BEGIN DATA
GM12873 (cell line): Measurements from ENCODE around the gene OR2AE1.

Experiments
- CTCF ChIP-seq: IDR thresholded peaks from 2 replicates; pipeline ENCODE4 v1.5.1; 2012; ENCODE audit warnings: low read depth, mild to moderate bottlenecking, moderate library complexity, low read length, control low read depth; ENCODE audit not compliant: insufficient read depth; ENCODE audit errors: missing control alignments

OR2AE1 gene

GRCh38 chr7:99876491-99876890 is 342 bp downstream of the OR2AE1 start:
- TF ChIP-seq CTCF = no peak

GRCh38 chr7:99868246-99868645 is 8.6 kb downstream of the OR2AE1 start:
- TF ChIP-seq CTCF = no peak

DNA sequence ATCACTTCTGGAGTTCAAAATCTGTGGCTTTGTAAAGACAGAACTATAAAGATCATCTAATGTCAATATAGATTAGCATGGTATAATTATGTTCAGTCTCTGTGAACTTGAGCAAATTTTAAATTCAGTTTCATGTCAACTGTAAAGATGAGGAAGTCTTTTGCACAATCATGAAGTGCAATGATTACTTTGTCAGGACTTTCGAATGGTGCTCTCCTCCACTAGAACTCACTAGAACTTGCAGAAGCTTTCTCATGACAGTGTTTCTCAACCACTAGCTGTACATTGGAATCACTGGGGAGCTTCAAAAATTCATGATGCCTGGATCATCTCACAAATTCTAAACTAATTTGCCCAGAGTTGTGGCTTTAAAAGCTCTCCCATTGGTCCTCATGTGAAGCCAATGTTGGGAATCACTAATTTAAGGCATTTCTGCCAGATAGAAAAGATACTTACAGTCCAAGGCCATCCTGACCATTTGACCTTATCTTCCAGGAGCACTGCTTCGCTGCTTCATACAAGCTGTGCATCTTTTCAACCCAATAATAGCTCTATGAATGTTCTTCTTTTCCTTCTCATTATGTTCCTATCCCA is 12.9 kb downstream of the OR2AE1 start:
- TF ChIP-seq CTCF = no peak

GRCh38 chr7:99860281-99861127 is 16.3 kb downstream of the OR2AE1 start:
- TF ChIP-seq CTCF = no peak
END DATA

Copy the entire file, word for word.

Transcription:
GM12873 (cell line): Measurements from ENCODE around the gene OR2AE1.

Experiments
- CTCF ChIP-seq: IDR thresholded peaks from 2 replicates; pipeline ENCODE4 v1.5.1; 2012; ENCODE audit warnings: low read depth, mild to moderate bottlenecking, moderate library complexity, low read length, control low read depth; ENCODE audit not compliant: insufficient read depth; ENCODE audit errors: missing control alignments

OR2AE1 gene

GRCh38 chr7:99876491-99876890 is 342 bp downstream of the OR2AE1 start:
- TF ChIP-seq CTCF = no peak

GRCh38 chr7:99868246-99868645 is 8.6 kb downstream of the OR2AE1 start:
- TF ChIP-seq CTCF = no peak

DNA sequence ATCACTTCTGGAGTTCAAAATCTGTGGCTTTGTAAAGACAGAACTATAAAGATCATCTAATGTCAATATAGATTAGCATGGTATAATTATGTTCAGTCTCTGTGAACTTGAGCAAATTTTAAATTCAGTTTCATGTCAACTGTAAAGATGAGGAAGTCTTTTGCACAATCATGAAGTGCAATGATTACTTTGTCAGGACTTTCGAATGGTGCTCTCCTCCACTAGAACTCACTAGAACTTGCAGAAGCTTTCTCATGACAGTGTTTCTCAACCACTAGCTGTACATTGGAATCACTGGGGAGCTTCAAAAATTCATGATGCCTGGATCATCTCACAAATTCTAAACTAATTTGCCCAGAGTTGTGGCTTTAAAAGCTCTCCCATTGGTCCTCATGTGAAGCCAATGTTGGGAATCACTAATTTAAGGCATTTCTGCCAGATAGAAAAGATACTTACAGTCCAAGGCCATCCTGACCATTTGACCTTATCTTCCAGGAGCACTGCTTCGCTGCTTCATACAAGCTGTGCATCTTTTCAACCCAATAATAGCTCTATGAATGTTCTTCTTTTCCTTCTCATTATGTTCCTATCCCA is 12.9 kb downstream of the OR2AE1 start:
- TF ChIP-seq CTCF = no peak

GRCh38 chr7:99860281-99861127 is 16.3 kb downstream of the OR2AE1 start:
- TF ChIP-seq CTCF = no peak